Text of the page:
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|Title:||Identifying Binding Sites, Target Genes, and Functional Domains of the T-box Transcription Factor midline|
|Abstract:||Congenital heart defects are the most common birth defect and affect ~1/100 newborns. While our knowledge of the underlying developmental mechanisms of the heart has greatly expanded in recent years, there are still many idiopathic conditions that must be explored. Conserved developmental mechanisms have made the fruit fly, Drosophila melanogaster, instrumental to our current understanding heart development. The T-box transcription factor midline (mid) and its vertebrate homologue, Tbx20, have demonstrated roles in the developing heart. This thesis explores the function of mid in the developing heart. To identify genes regulated by mid, I performed gene expression profiling on embryos ectopically expressing mid. This approach identified 565 genes at 1.5-fold p<0.05 that respond to ectopic mid. To identify potential direct targets of mid, I identified a DNA motif recognized by Mid (CAAGGTGTCAAGGCG). Searching the gene-span +/- 2 kb of each D. melanogaster gene identified 2112 potential Mid targets. Of these, 86 were in common with hits from expression profiling. An RNAi screen of genes most strongly affected by ectopic mid found that knockdown of CG32373, closely related to cell-surface or secreted proteins, led to an observable phenotype in the heart. However, CG32373 in situ hybridization appears limited to the trachea and does not appear induced in mid mutants, despite reductions in its transcripts in response ectopic mid detected by qPCR. Furthermore, only one of two CG32373 RNAi lines was able to induce a phenotype. To identify mechanisms that Mid uses to regulate its targets, I examined the expression of known and novel targets in embryos ectopically expressing mid alleles with mutations in conserved domains. None of the three domains strongly affected the rescue of tin or svp. However, the response of some genes identified through expression profiling was altered when mutant alleles of mid were expressed. The results contained in this thesis further our understanding of mid function and more importantly, our understanding of heart development. Further exploration of the identified genes in both flies and humans will likely expand the potential targets for treatment and diagnosis of congenital heart defects.|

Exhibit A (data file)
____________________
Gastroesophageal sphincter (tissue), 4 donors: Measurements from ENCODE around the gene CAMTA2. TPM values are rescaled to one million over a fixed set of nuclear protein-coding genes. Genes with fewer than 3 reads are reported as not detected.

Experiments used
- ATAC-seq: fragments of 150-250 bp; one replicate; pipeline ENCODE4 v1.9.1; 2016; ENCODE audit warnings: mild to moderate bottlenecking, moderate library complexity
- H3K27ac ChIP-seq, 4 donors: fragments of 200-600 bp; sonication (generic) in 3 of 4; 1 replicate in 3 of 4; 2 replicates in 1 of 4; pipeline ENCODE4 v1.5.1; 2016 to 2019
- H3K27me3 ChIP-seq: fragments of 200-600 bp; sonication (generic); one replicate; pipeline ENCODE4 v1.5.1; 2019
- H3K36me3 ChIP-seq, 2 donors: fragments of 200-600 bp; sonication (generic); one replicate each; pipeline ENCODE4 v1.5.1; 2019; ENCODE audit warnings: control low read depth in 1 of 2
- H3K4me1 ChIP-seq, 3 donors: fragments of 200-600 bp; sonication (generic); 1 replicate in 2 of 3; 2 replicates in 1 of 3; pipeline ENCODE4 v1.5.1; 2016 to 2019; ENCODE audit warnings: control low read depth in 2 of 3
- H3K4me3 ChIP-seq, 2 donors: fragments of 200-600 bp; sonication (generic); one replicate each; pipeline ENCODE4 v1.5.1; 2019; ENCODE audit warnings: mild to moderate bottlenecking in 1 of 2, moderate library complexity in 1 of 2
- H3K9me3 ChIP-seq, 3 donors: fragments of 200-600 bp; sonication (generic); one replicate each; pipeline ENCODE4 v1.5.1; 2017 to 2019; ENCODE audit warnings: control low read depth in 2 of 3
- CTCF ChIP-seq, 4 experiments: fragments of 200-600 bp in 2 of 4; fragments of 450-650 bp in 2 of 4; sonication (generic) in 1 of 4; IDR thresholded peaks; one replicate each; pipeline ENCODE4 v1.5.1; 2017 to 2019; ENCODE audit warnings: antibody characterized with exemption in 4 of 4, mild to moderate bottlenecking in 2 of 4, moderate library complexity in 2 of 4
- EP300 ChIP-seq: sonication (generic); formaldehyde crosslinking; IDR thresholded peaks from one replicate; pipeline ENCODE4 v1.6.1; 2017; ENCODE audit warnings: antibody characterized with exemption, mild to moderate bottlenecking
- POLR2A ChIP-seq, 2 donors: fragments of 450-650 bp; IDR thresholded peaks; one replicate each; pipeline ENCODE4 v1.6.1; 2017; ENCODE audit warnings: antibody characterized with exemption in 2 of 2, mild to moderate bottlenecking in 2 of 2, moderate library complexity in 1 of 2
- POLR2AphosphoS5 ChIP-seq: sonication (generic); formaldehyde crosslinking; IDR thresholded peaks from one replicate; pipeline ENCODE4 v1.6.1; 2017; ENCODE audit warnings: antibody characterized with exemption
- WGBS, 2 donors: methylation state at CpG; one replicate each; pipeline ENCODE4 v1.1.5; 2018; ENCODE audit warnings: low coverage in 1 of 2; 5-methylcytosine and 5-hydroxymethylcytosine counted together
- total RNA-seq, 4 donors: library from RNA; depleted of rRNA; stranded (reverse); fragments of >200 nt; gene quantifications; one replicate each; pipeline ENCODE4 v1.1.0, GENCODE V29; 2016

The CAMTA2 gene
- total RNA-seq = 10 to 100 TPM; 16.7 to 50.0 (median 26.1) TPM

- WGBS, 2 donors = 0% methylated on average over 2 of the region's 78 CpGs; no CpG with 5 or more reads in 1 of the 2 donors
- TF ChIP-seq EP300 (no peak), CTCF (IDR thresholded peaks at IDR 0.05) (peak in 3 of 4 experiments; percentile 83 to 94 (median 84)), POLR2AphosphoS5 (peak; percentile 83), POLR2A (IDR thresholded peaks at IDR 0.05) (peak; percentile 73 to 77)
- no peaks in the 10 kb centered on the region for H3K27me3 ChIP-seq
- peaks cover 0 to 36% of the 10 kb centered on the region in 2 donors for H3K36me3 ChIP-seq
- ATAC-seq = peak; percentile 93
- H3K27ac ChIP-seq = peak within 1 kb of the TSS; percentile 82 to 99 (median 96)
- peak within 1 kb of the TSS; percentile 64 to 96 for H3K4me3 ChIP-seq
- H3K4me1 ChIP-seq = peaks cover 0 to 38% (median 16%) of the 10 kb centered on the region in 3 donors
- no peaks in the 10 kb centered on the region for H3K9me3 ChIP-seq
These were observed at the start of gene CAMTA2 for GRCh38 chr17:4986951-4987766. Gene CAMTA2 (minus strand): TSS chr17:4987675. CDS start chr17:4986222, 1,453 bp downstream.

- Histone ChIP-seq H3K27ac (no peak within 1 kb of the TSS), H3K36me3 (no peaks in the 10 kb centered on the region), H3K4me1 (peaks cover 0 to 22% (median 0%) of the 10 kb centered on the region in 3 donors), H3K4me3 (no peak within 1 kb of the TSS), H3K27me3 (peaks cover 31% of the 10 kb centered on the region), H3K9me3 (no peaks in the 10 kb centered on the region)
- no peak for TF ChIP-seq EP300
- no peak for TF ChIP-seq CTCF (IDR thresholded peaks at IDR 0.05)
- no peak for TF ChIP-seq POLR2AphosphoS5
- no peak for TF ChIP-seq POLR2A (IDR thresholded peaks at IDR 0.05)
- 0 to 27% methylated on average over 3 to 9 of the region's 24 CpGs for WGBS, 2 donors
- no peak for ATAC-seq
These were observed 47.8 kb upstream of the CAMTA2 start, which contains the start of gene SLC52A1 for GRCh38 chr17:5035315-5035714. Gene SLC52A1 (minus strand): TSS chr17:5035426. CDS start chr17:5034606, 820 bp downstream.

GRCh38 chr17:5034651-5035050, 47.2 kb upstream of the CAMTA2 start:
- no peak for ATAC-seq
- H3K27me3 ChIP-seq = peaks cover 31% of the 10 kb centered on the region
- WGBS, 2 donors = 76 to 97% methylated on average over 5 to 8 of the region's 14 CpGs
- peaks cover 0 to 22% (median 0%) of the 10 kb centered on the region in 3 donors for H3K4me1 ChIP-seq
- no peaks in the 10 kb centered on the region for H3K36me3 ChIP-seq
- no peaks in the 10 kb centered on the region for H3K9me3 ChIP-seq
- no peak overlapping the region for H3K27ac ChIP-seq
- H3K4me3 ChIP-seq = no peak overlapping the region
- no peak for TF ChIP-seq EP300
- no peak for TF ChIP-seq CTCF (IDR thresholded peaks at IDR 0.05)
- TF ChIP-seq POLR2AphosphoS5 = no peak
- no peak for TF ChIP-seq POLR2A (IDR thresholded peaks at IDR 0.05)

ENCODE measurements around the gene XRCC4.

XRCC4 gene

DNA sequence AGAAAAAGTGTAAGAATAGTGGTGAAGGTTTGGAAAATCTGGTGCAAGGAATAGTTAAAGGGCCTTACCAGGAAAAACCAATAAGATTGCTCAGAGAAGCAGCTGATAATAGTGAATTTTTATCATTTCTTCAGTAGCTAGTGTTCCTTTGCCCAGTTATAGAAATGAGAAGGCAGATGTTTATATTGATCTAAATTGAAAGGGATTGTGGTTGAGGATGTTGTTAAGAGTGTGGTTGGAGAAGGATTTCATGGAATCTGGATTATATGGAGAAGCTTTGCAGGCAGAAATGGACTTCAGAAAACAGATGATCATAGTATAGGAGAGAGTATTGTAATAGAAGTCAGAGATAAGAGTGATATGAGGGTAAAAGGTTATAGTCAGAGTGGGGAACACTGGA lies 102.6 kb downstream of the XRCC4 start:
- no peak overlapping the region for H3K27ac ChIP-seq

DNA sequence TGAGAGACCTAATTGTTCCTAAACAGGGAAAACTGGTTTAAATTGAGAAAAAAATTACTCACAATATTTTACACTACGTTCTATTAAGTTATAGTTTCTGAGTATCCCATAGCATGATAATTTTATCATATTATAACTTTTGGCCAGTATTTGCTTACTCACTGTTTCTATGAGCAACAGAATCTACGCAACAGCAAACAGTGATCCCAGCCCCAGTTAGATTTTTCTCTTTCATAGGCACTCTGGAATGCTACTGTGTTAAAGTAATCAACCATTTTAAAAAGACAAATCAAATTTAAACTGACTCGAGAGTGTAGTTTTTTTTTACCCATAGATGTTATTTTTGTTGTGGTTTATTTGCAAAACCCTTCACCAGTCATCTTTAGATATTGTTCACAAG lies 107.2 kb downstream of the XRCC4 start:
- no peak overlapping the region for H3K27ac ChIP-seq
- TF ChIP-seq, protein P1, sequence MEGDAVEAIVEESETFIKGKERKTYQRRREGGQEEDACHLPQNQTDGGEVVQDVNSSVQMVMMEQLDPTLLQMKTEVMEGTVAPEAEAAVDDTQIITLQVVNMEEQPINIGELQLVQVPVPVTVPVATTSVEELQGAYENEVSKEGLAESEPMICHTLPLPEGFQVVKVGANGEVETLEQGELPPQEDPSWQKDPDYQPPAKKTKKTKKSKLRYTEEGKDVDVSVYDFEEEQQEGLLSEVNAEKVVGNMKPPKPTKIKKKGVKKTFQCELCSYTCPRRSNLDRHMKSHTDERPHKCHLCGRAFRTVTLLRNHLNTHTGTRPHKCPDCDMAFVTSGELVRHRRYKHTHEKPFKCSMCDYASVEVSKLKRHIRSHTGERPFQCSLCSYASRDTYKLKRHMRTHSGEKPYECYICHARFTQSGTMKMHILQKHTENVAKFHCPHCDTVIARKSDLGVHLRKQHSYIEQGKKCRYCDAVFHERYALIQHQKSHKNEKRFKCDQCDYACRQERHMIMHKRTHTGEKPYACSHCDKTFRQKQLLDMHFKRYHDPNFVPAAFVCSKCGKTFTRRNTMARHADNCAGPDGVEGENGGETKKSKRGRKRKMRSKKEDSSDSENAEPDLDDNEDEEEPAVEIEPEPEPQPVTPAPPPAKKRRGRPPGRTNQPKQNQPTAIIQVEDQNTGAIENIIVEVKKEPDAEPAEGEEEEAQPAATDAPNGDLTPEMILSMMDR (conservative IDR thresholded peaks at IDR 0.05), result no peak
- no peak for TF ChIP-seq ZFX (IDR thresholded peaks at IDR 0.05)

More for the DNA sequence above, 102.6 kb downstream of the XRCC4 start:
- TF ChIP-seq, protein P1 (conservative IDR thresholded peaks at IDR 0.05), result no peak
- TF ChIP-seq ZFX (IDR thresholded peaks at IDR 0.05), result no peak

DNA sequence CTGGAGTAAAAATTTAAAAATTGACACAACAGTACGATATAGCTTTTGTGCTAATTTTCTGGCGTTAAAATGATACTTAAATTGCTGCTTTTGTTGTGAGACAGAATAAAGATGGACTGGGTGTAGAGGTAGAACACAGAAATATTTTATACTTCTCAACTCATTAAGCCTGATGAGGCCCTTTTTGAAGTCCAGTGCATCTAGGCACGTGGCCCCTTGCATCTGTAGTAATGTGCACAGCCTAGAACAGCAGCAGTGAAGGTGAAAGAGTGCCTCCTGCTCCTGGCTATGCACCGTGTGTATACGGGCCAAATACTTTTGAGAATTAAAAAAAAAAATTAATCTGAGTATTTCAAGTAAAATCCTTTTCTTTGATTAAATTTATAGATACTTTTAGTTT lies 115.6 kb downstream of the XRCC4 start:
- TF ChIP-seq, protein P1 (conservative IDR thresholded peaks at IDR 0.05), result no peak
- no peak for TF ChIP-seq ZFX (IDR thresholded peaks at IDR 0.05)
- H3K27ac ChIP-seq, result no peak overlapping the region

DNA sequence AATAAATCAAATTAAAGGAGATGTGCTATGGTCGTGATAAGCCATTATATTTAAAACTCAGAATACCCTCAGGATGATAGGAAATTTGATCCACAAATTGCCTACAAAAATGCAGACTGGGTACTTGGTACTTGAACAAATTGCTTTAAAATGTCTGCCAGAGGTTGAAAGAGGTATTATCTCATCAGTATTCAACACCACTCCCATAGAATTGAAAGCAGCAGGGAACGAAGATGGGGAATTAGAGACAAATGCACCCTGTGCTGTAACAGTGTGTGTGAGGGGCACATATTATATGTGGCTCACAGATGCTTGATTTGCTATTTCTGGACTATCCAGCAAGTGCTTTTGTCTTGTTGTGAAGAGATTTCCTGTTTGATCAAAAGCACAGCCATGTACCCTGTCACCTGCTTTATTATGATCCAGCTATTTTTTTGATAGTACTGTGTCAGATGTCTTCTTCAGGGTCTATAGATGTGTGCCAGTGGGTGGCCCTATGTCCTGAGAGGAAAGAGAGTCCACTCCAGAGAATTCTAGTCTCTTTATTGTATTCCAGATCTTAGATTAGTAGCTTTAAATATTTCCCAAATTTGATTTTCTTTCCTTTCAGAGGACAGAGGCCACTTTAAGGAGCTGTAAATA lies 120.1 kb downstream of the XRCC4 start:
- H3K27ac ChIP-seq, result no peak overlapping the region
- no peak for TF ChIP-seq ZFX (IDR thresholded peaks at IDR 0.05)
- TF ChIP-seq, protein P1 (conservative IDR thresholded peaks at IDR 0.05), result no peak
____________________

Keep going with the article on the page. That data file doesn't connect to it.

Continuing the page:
|Appears in Collections:||Electronic Theses|
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